In baseball’s adaptation to the new normal, the morning routine is altogether odd. Dave Roberts likes to walk the neighborhood, pop in somewhere for a cup of coffee, get the postseason pulse of the town. But there is no walking the neighborhood this fall for the Dodgers’ manager, because there is no escaping the hotel.
This is the baseball bubble, in which the Dodgers have played at home for the past week without actually going home. Get on the bus to go from Dodger Stadium to the hotel, then get back on the bus to go back to the hotel, sleep, repeat.
“It seems,” Roberts said with a laugh, “like summer camp.”
The postseason started for the Dodgers on Wednesday with a 4-2 win over the Milwaukee Brewers, but without the postseason atmosphere.
On the field, well, that was obvious. The National League filled the final spot in its bracket with the Brewers, a team that had not boasted a winning record in one year and one day.
Yet the absence of fans, and with it the absence of joy and fun and October buzz, was painfully apparent in the hours and minutes before the Dodgers played the Brewers.
There was none of the ceremonial bunting draped over the rails at Dodger Stadium. There was no flyover. The players did not assemble along the baselines for pregame introductions, and no fans were there to boo Ryan Braun. Matt Kemp might forgive, but Dodgers fans do not forget, even nine years after a disputed MVP vote.
There was no one to sing the national anthem, no kids to run onto the field with the players, no one to scream “It’s time for Dodger baseball!”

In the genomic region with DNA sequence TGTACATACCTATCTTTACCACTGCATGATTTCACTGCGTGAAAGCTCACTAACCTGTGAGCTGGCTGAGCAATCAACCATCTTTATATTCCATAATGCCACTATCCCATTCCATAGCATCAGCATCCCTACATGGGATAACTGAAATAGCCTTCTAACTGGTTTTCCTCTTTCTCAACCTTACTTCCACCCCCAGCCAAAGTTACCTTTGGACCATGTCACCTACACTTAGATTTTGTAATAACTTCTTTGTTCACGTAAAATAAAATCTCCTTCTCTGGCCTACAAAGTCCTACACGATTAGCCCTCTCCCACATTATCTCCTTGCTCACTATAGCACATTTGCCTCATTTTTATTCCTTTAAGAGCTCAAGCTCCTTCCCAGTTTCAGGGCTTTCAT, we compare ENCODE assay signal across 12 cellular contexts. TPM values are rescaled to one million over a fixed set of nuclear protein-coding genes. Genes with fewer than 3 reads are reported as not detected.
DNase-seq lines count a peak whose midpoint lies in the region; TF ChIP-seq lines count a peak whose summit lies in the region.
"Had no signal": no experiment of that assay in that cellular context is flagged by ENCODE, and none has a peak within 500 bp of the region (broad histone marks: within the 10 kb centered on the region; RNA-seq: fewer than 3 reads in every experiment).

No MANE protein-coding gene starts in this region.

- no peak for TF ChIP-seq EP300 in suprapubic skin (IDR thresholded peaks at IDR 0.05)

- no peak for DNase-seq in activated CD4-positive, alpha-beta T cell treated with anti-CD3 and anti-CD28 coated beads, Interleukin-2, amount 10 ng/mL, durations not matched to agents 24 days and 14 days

The gates were locked in front of the Dodgers’ magnificent new center field promenade, with the “Blue Heaven on Earth” sign and Jackie Robinson statue awaiting the visitors anticipated since March. An advertising poster along the loge level — “It’s just not baseball without in-shell peanuts” — inadvertently reminded us that it’s just not baseball without fans.
The new normal is so abnormal that a manager fielded a question about what it would be like to play in front of fans. Major League Baseball said Wednesday that it would sell tickets to the World Series and NL Championship Series, the first games that would admit fans in this pandemic-hued season.
“I think it would be an adjustment,” Roberts said, “but I think it would be so welcomed by everyone.”
On the first day of the Dodgers’ postseason, Clayton Kershaw paused to remember that this October was by no means promised.
“I’m excited we get a chance to win a World Series,” Kershaw said. “I don’t know if I really thought that was going to be possible in April and May.”
In this weird and wacky October, the Dodgers would play any postseason series beyond this one in Texas. The last game at Dodger Stadium this season will not include the Dodgers.
It will include the Houston Astros, branded here forever as villains for cheating in 2017, the year they beat the Dodgers in the World Series.
The Dodgers and their fans could have celebrated their first championship in three decades with a parade. In this season, even if the team wins, the traditional parade would be sacrificed in the interest of public health.
The deities have taken mercy on the Astros. When the Astros visited Dodger Stadium last month, fans could not enter the ballpark, and jeering was limited to a spirited handful of fans outside the stadium gates. The Astros qualified for the playoffs with a losing record, but they have advanced to the American League Division Series, with Dodger Stadium as the neutral site.
They danced on the Dodger Stadium infield three years ago. They could do it again next week.
The Astros lost 16 of their final 24 regular-season games. Neither their ethics nor their record justified their inclusion in the postseason, but here they are.
“I know a lot of people are mad,” Astros shortstop Carlos Correa said. “I know a lot of people don’t want to see us here. But what are they going to say now?”
Welcome to Los Angeles? LOL.